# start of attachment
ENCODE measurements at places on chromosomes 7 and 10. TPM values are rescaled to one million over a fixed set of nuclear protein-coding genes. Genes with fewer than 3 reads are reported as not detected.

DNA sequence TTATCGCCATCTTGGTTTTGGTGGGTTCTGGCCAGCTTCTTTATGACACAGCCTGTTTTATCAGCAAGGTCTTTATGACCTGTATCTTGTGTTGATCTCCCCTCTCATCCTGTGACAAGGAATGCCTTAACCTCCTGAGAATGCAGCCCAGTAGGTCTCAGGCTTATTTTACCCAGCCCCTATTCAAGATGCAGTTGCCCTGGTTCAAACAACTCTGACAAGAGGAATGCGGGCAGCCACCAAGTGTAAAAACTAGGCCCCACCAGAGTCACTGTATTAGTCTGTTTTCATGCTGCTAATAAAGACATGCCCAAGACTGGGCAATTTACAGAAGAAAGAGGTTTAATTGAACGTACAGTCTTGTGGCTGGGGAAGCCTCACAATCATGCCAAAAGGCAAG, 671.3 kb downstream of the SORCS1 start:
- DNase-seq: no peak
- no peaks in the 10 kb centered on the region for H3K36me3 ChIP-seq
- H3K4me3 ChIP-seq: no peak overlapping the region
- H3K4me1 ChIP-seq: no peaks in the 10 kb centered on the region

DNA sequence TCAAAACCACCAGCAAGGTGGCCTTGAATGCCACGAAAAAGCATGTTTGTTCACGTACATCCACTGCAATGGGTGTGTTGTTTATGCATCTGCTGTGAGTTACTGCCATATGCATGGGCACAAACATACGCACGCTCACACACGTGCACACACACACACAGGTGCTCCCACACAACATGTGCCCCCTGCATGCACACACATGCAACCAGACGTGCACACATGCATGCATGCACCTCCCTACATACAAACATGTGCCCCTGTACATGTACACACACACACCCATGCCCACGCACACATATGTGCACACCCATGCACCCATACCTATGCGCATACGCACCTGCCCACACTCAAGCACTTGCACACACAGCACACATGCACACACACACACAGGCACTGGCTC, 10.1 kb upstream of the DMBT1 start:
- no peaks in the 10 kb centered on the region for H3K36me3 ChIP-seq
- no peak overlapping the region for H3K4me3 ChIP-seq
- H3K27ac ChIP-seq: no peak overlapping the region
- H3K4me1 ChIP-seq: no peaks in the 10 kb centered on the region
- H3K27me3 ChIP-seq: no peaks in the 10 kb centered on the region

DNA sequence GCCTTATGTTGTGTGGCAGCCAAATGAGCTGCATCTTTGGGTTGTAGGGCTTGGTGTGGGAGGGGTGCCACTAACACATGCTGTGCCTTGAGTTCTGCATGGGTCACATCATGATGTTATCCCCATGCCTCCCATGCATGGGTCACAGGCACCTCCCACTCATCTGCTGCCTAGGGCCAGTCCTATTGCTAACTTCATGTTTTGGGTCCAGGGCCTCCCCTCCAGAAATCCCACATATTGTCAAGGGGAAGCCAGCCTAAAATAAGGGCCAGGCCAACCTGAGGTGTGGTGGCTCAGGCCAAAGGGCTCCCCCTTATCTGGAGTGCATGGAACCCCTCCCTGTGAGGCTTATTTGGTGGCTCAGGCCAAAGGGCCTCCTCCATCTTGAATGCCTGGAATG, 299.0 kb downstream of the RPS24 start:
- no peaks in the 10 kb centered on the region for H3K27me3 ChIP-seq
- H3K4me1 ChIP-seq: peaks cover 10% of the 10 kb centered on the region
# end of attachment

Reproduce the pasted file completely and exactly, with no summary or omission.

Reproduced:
ENCODE measurements at places on chromosomes 7 and 10. TPM values are rescaled to one million over a fixed set of nuclear protein-coding genes. Genes with fewer than 3 reads are reported as not detected.

DNA sequence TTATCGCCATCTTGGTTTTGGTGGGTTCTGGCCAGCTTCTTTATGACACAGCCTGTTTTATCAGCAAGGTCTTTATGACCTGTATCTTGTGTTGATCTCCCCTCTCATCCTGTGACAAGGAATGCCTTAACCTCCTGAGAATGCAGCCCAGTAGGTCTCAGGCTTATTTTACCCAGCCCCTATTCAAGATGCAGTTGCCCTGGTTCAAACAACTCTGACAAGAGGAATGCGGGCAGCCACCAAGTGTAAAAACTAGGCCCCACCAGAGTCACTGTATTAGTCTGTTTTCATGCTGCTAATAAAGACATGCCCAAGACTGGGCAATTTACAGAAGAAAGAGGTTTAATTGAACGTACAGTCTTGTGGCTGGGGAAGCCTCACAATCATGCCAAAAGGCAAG, 671.3 kb downstream of the SORCS1 start:
- DNase-seq: no peak
- no peaks in the 10 kb centered on the region for H3K36me3 ChIP-seq
- H3K4me3 ChIP-seq: no peak overlapping the region
- H3K4me1 ChIP-seq: no peaks in the 10 kb centered on the region

DNA sequence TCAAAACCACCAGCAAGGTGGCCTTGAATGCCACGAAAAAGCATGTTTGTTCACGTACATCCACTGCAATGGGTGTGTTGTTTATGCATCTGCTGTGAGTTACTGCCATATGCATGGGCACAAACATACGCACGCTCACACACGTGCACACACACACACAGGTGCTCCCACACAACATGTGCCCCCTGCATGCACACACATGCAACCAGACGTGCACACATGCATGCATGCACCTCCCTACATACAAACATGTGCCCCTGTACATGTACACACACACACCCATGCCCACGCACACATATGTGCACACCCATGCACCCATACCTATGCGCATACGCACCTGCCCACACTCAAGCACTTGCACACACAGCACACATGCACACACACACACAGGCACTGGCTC, 10.1 kb upstream of the DMBT1 start:
- no peaks in the 10 kb centered on the region for H3K36me3 ChIP-seq
- no peak overlapping the region for H3K4me3 ChIP-seq
- H3K27ac ChIP-seq: no peak overlapping the region
- H3K4me1 ChIP-seq: no peaks in the 10 kb centered on the region
- H3K27me3 ChIP-seq: no peaks in the 10 kb centered on the region

DNA sequence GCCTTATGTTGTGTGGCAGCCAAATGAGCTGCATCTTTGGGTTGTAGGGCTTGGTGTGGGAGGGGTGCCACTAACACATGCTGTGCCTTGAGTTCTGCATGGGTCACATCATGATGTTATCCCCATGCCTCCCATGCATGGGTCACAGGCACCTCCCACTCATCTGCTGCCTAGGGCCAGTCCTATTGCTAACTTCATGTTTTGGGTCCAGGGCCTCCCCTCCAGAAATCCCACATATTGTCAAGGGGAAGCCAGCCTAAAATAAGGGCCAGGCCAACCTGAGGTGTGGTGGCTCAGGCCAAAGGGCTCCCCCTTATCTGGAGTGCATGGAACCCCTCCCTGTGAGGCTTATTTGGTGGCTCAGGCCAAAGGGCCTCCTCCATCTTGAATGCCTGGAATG, 299.0 kb downstream of the RPS24 start:
- no peaks in the 10 kb centered on the region for H3K27me3 ChIP-seq
- H3K4me1 ChIP-seq: peaks cover 10% of the 10 kb centered on the region